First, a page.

So like some of you are or will be – I took physics with Mr Wines, Chemistry with Mrs Webster, Maths methods with Mr Quinlin, Specialist maths with Mr Hillman and English with Mr Jarrod. I didn’t really know what I wanted to do at the end of year 12 but I was always encouraged to go to university. I wasn’t dux of my year at any point but my parents said that it was important that I got a qualification from university and that a number of doors would be opened if I did this. Any time I tell people that my average class size in year 12 was about 4 people I get some strange looks. But the individual attention you get means that the opportunity of success is increased dramatically.

So after I completed my schooling here I studied science at Melbourne University and was offered a place to stay on residence at St Hildas college. I highly recommend this experience if you get the chance to – most of my best friends were made while living there. I graduated after 3 years and still didn’t quite know what to do next. I decided that at some point I would like to travel and thought about the possible careers that would allow me to do this.So I enrolled in a one year diploma of education and then taught in Melbourne for 3 years to get some experience.

I then decided it was time to experience life in another country and took 1 years leave without pay from my school in Melbourne. I tossed up whether to go somewhere different like China or Dubai but had heard a lot of great things from my friends about living in London. So I decided to go to the UK to experience a different lifestyle. And five years later – I still feel that I could stay indefinetly in the UK or another country. Why? I could talk for days about the things I have been given the opportunity to do over the past 5 years alone but perhaps I will just mention a few things from the month leading up to when I left the UK at Christmas. The number of bands that tour London is incredible – I saw Kings of Leon and Coldplay in December, went away for the weekend with some mates from work to a country in eastern Europe called Poland to see the Christmas markets there, I went and watched the Lion King in the West End, I stayed in a village with the dramatic ruins of a castle built 600 years ago, I went ice-skating by the Thames in front of London Bridge and had some lovely meals at Spanish, Greek and Indian restaurants. All in one month!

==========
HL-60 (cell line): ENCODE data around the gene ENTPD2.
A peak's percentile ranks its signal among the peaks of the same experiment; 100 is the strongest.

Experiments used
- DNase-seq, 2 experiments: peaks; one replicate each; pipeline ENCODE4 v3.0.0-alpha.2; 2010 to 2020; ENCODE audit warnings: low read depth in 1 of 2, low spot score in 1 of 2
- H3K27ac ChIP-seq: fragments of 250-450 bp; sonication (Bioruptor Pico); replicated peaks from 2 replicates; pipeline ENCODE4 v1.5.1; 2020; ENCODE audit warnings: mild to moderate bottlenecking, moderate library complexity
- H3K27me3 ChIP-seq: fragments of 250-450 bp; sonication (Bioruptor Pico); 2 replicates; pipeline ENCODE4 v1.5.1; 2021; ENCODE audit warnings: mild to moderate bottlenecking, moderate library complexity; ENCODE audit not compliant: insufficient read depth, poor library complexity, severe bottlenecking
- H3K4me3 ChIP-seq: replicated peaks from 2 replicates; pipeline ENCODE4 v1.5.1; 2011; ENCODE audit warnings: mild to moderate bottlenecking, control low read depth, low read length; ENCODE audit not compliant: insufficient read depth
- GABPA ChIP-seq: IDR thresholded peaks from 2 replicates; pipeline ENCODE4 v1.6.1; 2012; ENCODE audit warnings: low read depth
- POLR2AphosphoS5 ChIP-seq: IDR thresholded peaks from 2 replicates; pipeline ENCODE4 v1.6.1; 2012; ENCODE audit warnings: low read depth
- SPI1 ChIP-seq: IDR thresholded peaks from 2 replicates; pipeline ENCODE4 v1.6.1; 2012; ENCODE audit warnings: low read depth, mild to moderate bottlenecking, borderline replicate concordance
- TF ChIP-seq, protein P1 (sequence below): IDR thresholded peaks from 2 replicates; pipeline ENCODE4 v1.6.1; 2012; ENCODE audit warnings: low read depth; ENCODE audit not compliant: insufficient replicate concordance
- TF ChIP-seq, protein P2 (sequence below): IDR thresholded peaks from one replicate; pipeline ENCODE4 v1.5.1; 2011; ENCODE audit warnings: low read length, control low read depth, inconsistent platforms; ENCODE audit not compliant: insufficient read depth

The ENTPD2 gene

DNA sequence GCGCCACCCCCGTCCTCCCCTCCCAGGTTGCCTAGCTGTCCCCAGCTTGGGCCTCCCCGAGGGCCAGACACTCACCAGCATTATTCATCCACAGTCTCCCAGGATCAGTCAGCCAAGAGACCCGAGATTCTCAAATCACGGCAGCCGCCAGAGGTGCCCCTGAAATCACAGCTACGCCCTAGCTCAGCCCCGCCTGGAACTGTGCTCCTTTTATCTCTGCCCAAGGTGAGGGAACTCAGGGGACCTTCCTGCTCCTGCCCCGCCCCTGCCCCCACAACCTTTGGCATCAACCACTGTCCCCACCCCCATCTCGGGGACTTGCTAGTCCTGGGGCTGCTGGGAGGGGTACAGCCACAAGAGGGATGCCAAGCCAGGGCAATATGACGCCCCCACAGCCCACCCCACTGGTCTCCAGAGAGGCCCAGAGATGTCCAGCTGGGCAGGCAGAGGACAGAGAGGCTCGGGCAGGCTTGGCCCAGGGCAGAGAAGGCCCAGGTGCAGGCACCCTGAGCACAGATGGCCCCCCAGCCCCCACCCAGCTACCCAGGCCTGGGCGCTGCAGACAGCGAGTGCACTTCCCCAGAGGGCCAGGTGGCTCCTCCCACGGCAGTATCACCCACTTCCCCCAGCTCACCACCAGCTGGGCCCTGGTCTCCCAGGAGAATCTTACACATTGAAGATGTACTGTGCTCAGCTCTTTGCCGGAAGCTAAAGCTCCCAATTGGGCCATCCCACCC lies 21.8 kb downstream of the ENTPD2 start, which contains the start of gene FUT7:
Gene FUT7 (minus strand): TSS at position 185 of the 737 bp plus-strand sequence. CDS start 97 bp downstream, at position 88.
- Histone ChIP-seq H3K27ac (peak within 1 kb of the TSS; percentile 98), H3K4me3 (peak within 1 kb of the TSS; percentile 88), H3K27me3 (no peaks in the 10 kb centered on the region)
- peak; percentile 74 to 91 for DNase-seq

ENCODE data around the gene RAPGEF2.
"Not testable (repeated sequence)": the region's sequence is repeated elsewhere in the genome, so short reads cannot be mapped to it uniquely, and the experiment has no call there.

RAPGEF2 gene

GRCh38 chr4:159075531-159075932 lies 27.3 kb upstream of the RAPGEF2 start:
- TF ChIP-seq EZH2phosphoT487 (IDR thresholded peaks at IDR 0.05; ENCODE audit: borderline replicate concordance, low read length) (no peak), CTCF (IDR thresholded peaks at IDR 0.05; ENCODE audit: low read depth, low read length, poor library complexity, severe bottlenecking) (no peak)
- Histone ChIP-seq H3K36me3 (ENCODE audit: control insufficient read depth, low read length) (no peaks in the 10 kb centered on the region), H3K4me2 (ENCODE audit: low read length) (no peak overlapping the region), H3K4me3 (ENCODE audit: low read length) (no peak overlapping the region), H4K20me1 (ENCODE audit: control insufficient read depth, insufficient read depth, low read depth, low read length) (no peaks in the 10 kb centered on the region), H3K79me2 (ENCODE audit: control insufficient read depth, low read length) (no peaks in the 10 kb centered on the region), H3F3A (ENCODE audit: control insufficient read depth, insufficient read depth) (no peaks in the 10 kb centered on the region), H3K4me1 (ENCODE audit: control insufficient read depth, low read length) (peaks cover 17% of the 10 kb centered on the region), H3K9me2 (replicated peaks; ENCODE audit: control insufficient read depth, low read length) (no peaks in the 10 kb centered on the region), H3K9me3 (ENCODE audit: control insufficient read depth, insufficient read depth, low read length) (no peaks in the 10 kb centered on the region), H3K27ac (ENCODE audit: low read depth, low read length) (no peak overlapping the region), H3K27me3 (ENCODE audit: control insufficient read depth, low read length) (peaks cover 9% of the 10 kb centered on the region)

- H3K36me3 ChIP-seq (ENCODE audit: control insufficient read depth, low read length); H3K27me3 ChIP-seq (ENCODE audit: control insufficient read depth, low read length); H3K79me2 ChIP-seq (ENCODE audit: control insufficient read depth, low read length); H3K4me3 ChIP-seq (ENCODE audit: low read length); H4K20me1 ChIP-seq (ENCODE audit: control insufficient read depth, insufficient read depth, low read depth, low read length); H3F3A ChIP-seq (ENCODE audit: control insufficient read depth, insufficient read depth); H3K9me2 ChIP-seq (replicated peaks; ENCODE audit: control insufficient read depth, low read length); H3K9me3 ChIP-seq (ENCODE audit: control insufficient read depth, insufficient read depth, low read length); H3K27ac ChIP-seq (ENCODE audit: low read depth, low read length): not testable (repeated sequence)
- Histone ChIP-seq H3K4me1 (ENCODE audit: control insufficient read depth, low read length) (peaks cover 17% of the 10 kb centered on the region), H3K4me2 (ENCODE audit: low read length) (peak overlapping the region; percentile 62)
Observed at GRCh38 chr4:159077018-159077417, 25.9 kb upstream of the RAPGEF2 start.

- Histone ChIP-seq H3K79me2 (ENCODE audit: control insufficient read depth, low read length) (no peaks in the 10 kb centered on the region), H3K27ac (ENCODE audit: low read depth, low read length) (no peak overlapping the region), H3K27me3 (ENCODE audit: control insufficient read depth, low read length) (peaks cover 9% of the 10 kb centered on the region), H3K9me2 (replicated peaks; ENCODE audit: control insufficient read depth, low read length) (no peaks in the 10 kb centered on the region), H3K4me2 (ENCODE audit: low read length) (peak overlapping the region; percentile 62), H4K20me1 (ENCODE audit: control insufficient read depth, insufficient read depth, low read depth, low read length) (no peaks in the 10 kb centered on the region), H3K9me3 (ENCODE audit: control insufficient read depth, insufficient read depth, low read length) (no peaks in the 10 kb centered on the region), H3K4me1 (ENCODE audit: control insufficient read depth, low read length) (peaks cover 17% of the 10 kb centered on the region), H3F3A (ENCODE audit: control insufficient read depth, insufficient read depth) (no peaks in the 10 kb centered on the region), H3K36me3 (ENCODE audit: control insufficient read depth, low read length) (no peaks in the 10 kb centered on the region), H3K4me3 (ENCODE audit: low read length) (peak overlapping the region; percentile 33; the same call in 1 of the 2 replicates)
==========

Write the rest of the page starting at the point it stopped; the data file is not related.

If someone had of told me 10 years ago that I would be doing some of these things I probably wouldn’t have believed them. But each opportunity that I have been given has led to another opportunity later on in life.